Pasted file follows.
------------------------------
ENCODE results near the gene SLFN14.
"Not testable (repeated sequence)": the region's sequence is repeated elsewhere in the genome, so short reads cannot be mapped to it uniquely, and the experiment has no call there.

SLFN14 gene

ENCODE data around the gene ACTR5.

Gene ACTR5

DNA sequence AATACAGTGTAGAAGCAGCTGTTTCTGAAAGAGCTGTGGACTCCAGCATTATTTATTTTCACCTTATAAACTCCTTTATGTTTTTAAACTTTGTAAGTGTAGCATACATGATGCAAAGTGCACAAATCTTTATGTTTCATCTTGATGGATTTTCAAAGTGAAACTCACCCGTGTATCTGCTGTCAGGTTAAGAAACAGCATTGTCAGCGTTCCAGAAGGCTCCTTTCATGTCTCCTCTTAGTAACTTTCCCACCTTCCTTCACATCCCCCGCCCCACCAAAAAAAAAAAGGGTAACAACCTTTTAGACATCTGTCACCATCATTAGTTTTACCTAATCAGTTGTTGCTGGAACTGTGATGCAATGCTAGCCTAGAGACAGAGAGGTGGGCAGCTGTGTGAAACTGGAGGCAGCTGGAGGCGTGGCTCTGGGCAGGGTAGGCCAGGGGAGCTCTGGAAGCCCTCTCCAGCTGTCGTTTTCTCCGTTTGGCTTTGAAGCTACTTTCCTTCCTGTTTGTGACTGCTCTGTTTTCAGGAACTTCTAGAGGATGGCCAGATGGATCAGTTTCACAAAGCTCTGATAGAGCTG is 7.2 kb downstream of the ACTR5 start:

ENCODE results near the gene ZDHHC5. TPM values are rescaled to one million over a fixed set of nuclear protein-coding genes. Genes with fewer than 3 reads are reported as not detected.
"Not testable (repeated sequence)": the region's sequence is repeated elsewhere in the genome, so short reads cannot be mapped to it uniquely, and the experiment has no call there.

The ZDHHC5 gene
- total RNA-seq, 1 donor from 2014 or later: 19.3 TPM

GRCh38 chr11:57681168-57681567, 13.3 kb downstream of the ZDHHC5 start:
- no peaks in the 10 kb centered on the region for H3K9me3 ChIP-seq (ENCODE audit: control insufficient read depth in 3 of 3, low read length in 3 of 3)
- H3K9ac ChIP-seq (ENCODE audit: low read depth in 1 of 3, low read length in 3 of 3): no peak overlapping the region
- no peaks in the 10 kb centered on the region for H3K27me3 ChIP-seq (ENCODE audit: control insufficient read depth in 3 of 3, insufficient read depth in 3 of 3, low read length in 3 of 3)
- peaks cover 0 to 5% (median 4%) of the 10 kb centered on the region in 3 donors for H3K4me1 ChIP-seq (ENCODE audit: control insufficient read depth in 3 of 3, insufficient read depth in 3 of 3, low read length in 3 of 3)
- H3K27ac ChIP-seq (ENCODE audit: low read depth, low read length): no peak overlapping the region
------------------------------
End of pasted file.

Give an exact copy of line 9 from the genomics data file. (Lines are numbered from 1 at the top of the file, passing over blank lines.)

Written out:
The ZDHHC5 gene